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John Selwyn Watts

Date of birth: 10.12.1920
Date of death: 23.8.1945
Area: Crofton
Regiment: Royal Air Force Volunteer Reserve
Family information: Husband of Marjorie Betty Watts
Rank: Flight Lieutenant
Service number: 158017

War Service

The Commonwealth War Graves Commission reports that John died on 23rd August 1945 when he was 24 years old. He is commemorated on the Singapore Memorial.
Report from the Wakefield Express 25th January 2008:
Veterans are fighting to have the remains of a RAF pilot, who died in the Far East more than 60 years ago, returned to the UK for burial. The National Ex-Services Association want the body of Flt Lt John Selwyn Watts, who was from Crofton, to be recovered and returned to Britain for a proper burial.
“Flt Lt Watts was only 24 when the Liberator Bomber KL654R he was piloting was hit by Japanese fire and crashed near Kuala Lumpur in Malaysia. Together with his crew, he was among hundreds of British troops based on the Cocos Islands in the Indian Ocean when the end of the Second World War was announced. But instead of heading home, the crew volunteered to help locate and rescue British and Allied troops who had been taken as prisoners of war by the Japanese. As they set off on their mission, on August 23rd 1945, the crew and Flt Lt Watts had no idea it would be their last mission.
“Arthur Lane, from the National Ex-Services Association, said he has been campaigning for decades on behalf of the soldiers whose bodies were never recovered. Mr Lane, 88, from Stockport, said he fears he may die before the British Government recognises and recovers the lost servicemen, who were based in the Far East. He said: “We owe it to those lads and the families of those lads that they should be recovered and given a proper Christian burial in their home country.”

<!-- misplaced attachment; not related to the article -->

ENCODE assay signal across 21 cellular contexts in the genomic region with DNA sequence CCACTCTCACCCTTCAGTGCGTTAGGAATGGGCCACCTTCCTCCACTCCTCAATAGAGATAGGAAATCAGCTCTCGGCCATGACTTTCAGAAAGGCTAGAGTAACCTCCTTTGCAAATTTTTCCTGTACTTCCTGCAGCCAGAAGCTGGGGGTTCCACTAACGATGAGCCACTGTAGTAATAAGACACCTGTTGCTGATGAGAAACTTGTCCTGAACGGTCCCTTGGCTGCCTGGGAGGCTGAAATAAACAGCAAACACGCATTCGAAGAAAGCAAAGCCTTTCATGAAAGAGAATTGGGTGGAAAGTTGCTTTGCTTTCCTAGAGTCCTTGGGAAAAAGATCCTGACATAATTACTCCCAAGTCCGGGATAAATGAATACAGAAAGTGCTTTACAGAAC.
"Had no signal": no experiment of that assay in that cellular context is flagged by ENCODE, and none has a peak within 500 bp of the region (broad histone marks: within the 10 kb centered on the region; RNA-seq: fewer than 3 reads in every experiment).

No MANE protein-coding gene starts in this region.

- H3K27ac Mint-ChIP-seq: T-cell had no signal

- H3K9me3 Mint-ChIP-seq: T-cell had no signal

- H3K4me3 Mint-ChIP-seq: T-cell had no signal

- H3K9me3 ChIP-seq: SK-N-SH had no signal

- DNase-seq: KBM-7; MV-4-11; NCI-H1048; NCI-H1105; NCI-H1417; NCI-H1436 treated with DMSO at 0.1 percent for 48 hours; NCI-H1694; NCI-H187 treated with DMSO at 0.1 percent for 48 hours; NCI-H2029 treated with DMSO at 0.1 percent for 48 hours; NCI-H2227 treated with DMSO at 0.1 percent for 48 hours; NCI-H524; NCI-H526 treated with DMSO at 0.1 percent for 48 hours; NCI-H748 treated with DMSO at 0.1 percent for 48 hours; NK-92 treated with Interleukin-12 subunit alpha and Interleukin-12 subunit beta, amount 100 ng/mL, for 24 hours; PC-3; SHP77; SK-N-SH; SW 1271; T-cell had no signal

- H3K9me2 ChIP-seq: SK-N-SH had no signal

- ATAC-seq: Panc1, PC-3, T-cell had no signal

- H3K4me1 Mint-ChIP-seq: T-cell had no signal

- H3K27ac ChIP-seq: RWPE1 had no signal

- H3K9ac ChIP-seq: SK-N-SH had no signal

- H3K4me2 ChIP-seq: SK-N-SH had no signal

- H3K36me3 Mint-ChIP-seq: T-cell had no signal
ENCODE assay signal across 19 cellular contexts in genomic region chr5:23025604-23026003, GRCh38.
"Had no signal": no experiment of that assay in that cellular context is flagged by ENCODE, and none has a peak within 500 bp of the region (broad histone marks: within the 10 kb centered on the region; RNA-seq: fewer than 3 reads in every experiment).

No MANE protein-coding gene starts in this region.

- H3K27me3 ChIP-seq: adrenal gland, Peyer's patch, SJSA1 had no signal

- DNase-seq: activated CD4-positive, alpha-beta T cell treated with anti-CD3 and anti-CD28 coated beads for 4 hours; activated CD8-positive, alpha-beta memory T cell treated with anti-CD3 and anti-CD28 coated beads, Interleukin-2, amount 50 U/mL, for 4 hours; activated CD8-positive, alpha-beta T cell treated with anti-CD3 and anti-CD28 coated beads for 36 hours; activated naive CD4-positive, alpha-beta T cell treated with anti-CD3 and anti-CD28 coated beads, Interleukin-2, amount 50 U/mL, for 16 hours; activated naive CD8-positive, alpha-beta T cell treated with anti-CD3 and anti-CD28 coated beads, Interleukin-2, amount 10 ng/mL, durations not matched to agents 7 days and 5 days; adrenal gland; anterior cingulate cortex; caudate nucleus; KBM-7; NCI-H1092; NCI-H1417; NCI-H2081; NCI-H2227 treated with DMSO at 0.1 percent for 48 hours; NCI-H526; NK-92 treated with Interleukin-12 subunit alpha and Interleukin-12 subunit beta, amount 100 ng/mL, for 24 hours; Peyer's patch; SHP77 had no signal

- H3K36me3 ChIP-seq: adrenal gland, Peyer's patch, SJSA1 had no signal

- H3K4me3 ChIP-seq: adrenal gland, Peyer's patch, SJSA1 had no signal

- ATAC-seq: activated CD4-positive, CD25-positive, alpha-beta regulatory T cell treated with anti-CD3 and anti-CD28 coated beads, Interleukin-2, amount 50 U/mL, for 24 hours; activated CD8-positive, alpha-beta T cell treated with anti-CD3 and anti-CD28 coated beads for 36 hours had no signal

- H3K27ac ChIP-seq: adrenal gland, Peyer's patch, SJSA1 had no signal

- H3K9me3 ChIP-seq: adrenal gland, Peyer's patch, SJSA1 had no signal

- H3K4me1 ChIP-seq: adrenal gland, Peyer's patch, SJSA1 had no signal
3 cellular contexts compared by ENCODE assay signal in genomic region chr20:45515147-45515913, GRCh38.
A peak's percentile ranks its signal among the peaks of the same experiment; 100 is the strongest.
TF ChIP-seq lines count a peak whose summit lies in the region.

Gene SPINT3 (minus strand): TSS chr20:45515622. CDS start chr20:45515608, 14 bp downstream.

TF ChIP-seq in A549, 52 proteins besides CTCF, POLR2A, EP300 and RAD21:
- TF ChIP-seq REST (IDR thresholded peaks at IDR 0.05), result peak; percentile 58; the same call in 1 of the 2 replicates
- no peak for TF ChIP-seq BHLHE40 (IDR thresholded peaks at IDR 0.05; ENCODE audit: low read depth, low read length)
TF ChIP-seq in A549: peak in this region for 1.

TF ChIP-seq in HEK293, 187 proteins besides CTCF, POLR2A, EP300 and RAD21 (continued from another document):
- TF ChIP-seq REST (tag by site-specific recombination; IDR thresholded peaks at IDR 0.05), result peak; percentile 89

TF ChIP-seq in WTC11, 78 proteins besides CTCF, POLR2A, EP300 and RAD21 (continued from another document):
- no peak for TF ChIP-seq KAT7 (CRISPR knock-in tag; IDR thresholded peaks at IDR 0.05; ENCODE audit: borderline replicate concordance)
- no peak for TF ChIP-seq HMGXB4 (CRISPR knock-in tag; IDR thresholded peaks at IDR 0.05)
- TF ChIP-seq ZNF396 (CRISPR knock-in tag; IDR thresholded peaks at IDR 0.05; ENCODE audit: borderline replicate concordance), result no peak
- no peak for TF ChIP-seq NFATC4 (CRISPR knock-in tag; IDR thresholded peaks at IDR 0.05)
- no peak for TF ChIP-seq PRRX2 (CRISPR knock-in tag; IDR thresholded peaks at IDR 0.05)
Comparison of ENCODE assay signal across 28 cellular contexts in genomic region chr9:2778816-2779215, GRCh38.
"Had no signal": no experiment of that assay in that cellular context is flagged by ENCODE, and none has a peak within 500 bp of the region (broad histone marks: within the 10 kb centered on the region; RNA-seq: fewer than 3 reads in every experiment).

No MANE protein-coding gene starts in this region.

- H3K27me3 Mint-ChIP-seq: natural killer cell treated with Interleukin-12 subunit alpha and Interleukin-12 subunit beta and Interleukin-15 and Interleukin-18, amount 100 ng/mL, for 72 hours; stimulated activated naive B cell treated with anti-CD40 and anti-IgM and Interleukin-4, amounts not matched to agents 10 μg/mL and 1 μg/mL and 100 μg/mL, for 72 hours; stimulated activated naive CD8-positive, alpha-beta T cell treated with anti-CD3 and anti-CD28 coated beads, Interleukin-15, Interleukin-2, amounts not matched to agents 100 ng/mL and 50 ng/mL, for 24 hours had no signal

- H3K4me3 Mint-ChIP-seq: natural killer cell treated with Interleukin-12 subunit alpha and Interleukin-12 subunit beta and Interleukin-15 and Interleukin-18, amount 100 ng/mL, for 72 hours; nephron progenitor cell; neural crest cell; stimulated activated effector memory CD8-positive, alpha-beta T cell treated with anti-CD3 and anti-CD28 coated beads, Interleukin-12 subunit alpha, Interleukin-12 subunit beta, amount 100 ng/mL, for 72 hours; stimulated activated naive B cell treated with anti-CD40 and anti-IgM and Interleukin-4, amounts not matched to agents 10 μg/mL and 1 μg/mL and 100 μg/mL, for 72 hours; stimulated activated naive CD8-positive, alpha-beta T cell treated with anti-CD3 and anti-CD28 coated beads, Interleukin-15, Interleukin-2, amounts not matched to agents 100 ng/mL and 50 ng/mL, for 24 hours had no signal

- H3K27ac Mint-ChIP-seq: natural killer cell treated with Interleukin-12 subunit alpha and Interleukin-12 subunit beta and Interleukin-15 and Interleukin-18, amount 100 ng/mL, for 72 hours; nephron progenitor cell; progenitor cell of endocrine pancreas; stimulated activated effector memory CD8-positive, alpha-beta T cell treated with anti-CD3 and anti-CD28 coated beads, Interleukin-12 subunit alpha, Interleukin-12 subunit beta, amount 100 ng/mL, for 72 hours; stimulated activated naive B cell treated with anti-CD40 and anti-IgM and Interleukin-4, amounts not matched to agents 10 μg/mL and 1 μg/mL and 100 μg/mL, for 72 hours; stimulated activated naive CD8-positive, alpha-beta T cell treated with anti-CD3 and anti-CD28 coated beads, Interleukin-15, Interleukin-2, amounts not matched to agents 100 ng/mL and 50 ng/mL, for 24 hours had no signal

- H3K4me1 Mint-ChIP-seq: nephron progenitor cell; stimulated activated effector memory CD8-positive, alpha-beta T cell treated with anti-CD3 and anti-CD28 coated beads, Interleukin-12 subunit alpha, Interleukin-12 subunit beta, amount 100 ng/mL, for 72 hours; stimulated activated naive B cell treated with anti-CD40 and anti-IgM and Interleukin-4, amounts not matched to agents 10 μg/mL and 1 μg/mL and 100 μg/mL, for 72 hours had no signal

“Sue Raftree, from the Ministry of Defence’s joint casualty and compassionate centre, said the government’s policy was not to repatriate remains from the Second World War. Although the policy changed in the 1960s, she said that in 1945 any servicemen killed in action would have been buried in the country where they died. She said: “It is policy that any remains that are found would be given a fitting burial.” Mrs Raftree said that a team from the British Embassy in Kuala Lumpur had visited the crash site in January last year. She said: “They confirmed that the aircraft was the KL654R but there were no remains found.”
“Mr Lane has also visited the crash site where he found objects belonging to the dead crew including a signet ring, a penknife and the remains of a wallet.”
He is remembered on the Singapore Memorial.

Family Life

Parish registers tell us that John was born on 10th December 1920. He was baptised on 21st January, 1921. His parents, William Ewart Gladstone Watts and Harriet Watts, lived at 3, High Street, Crofton. At that time William is described as an ex-serviceman, presumably from the Great War 1914 – 1918. By 1925, when John’s little sister Mary was born and baptised, their father is described as a “draper”.

Photo of Singapore Memorial. Grass area with a line of white headstones with plants in front. A large grey stone monument with a tower behind. Singapore Memorial

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